Someday, they will be gone.
Someday, a new champion will emerge in women's tennis. But right now, Martina Navratilova and Chris Evert Lloyd still burn with the desire to be No. 1. As long as they continue to feel that way, the rest of the world will be playing for No. 3.
Saturday, they will play the final at Wimbledon (WRC-TV-4, 9 a.m.) for the fifth time. Navratilova has won all four finals they have played here and eight of the 11 grand slam finals they have played. But Evert won the most recent one, the classic French Open final four weeks ago.
So, Navratilova wants revenge. Evert wants to prove the French victory wasn't just a last gasp. Evert is 30 and as intense as she ever has been. Navratilova is 28 and just as eager. They are two of the greatest champions in history (Evert 17 major titles, Navratilova 11) and they will play this match as if it is their first big final. "Anytime you have a loss, you're going to be very keen to get back," Evert said. "I think Martina's really ready this week."
It is a measure of their dominance that neither has lost a set in reaching the final here and the final at the French. It is a measure of the greatness of their rivalry that if Evert were to win this match, the record would be 33-33 after 12 years.
The last time these two played in a non-final in a grand slam event was the semifinals of the U.S. Open in 1981. Navratilova won that match, taking the third set, 7-5. She then lost the final to Tracy Austin. That was the last time someone other than Evert or Navratilova won a major title. Navratilova has won nine -- including the last three Wimbledons -- Evert has won five.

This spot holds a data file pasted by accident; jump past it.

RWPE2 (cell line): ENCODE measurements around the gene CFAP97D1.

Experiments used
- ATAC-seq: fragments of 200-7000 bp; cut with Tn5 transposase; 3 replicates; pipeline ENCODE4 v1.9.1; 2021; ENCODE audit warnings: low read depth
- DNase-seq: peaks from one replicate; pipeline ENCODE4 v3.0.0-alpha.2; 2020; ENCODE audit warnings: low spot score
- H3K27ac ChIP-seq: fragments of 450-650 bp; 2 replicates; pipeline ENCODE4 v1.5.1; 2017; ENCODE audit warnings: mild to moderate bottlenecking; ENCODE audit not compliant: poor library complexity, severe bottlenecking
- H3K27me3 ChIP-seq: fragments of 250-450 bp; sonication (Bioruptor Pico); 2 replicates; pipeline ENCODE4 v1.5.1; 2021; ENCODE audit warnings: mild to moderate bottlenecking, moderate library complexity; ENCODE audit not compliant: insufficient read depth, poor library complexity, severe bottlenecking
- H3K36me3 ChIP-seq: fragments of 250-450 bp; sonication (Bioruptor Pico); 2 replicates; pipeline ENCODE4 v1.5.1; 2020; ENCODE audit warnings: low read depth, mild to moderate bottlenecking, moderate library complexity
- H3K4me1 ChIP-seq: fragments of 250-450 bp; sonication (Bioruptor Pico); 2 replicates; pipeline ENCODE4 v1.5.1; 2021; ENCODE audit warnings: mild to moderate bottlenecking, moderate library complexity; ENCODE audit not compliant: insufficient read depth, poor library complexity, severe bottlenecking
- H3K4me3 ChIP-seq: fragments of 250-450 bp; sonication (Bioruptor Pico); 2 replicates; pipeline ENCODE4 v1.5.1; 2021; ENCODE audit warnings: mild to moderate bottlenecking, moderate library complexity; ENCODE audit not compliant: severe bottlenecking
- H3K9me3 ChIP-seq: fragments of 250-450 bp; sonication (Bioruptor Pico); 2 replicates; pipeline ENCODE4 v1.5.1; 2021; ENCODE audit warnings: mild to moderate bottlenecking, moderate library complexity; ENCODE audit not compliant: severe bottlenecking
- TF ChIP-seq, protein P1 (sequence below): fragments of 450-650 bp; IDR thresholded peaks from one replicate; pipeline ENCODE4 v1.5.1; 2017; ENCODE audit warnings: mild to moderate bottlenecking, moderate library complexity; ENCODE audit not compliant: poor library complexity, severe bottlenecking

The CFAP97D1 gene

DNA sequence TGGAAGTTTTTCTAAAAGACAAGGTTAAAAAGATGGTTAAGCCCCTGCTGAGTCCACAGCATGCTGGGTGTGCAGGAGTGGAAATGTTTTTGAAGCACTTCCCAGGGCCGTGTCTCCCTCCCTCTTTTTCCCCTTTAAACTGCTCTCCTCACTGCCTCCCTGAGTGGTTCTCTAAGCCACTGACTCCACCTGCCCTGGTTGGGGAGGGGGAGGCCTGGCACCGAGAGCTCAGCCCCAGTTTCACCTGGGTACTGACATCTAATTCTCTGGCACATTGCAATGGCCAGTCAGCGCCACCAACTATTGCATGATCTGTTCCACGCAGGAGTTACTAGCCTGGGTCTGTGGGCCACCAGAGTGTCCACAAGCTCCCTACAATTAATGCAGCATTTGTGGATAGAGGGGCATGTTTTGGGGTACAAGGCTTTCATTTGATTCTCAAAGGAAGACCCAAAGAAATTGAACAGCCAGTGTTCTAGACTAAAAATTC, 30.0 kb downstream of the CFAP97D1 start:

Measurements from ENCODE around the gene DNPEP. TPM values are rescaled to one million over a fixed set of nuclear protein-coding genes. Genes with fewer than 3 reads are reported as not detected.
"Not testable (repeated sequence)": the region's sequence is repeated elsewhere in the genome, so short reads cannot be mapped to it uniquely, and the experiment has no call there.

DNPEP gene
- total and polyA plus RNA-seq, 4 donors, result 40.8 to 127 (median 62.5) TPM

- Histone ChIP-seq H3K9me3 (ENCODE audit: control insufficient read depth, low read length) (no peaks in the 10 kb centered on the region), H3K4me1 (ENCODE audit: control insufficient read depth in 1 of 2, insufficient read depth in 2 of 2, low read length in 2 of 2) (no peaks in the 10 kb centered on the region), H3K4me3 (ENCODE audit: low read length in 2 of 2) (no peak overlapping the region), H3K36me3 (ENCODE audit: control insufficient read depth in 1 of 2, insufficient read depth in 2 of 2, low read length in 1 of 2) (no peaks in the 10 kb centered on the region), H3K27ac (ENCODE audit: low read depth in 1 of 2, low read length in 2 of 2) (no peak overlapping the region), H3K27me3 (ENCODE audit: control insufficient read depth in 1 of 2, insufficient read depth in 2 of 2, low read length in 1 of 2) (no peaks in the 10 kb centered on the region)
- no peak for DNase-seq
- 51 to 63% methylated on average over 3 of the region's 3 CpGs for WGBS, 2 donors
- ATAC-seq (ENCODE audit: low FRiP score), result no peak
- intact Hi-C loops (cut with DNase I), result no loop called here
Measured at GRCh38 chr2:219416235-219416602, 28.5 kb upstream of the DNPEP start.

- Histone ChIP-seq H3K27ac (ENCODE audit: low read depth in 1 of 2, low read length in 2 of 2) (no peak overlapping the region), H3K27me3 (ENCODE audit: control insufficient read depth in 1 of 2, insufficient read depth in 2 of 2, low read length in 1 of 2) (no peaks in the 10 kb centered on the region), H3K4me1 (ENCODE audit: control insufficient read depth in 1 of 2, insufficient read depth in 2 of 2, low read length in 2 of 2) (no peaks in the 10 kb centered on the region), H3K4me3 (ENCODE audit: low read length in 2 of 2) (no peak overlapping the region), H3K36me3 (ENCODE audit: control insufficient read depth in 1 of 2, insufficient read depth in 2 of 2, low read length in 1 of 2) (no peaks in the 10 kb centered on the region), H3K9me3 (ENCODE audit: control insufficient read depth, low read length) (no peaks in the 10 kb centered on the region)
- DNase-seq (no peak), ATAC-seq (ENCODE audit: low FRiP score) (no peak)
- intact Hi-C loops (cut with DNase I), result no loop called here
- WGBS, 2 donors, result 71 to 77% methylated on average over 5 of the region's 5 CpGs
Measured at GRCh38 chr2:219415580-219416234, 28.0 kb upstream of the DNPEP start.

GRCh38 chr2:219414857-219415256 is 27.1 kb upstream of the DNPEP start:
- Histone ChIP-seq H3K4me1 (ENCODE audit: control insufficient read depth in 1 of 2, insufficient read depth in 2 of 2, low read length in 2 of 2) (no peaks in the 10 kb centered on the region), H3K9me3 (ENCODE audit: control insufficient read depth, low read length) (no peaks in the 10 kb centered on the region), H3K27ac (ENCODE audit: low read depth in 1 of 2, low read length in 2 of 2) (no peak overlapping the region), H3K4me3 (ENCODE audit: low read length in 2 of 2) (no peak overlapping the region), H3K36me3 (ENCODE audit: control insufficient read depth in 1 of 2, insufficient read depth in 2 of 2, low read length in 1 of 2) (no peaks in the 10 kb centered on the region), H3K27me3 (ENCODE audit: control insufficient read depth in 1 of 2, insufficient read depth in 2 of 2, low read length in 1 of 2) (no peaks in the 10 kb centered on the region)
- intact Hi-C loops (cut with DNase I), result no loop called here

Navratilova claims no special feeling for this tournament as a result of her loss in Paris. "Wimbledon is always very special for me no matter what," she said. "And playing Chris is very special because we've had such a great rivalry. But I had lost to her before Paris."
But her previous loss to Evert in a major final was the 1982 Australian. And Evert's victory came one year after Navratilova had so thoroughly beaten her on the same court (6-1, 6-3) that many thought Evert never would beat her in a big match again.
Now, they have split their last four matches. Each talks about retiring in the not too distant future. Evert says she might play another year. Navratilova says she will assess her future at 30. Each has said the other provides motivation and it is difficult to imagine one playing very long without the other. After the French final, Navratilova said, "I hope Chris sticks around for a couple of more years."
So does the rest of the tennis world. Someday, Gabriela Sabatini and Steffi Graf might ascend. Someday, others will walk to Centre Court carrying the traditional flowers in their arms.
"Playing a major final is always special," Evert said. "You're always a little nervous walking out there. It's different. It's the final, you have the flowers . . . "
Her voice trailed off. She didn't need to say anything more. It is Evert-Navratilova. And it is special.